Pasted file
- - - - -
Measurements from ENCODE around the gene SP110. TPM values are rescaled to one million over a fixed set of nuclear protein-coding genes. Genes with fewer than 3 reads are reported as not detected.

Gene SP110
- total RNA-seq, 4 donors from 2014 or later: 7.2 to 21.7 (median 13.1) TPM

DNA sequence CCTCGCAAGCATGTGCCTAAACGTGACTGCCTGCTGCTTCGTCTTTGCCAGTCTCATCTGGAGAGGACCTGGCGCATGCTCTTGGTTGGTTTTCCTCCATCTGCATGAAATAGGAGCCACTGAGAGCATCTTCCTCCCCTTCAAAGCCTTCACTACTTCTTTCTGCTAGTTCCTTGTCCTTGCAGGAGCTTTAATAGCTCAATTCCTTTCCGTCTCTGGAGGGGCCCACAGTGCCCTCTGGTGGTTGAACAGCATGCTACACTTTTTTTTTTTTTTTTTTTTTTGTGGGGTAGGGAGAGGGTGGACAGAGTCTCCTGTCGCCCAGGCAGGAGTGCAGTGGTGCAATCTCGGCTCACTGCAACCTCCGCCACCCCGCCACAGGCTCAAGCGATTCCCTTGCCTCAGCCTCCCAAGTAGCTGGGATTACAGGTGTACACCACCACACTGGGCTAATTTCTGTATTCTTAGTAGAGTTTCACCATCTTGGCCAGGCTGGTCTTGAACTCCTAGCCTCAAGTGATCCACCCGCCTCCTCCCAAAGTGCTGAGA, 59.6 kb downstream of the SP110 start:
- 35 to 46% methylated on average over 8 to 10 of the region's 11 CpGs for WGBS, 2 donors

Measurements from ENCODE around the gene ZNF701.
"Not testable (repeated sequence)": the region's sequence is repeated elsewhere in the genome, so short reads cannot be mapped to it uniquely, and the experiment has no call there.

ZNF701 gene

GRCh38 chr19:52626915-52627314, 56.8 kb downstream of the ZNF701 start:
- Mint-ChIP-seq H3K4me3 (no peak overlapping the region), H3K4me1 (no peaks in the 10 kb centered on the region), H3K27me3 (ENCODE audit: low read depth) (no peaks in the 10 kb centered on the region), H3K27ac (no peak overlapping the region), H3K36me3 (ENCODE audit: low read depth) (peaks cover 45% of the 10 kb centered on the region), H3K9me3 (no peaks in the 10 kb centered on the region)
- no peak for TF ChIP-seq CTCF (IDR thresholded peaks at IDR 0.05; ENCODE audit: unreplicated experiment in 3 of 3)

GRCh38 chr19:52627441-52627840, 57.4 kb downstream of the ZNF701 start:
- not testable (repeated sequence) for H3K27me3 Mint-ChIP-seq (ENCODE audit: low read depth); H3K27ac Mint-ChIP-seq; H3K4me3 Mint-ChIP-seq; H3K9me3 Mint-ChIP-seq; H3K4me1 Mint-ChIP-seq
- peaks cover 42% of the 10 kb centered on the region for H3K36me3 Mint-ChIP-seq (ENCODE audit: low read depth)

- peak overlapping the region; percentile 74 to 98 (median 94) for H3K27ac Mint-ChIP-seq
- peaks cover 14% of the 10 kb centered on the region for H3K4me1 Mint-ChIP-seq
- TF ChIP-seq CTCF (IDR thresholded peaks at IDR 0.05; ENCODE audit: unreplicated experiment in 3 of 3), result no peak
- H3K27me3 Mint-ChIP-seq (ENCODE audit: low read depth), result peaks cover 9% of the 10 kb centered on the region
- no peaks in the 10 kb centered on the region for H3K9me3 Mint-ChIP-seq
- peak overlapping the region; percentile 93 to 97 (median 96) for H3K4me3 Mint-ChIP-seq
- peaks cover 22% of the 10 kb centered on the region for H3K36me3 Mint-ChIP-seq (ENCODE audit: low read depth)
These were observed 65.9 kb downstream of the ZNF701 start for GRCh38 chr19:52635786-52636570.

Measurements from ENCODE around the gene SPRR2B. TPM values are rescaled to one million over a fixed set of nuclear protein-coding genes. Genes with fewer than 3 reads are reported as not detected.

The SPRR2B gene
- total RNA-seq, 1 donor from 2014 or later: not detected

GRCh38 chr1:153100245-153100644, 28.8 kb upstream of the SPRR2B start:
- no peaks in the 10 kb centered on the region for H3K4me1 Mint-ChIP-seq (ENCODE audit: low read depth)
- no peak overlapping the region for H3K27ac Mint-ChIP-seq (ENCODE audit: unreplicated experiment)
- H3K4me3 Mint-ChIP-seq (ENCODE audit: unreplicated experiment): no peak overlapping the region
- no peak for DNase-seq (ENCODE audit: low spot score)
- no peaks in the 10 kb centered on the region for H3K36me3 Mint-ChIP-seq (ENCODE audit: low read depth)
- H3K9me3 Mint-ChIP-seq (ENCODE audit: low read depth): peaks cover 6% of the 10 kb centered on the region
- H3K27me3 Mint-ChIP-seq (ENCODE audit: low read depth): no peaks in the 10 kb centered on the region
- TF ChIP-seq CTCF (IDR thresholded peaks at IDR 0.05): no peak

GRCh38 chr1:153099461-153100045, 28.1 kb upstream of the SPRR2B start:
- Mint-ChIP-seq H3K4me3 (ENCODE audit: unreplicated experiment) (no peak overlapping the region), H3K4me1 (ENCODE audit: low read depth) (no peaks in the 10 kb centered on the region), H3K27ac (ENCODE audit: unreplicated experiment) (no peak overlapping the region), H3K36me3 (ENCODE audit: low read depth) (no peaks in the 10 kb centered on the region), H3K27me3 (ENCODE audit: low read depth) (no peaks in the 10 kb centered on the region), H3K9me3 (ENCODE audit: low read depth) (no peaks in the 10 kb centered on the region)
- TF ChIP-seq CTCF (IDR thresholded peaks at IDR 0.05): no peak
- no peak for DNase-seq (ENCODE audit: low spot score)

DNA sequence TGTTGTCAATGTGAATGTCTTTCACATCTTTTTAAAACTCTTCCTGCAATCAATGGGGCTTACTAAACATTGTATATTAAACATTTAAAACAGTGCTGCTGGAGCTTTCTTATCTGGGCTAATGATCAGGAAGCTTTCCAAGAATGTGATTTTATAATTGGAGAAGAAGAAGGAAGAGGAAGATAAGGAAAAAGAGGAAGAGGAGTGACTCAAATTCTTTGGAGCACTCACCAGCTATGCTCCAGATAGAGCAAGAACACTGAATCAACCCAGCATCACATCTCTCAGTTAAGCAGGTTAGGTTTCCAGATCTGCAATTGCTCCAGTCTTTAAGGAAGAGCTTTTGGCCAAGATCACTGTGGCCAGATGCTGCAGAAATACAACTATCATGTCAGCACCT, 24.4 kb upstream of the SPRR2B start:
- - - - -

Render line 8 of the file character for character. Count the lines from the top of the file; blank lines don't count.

ZNF701 gene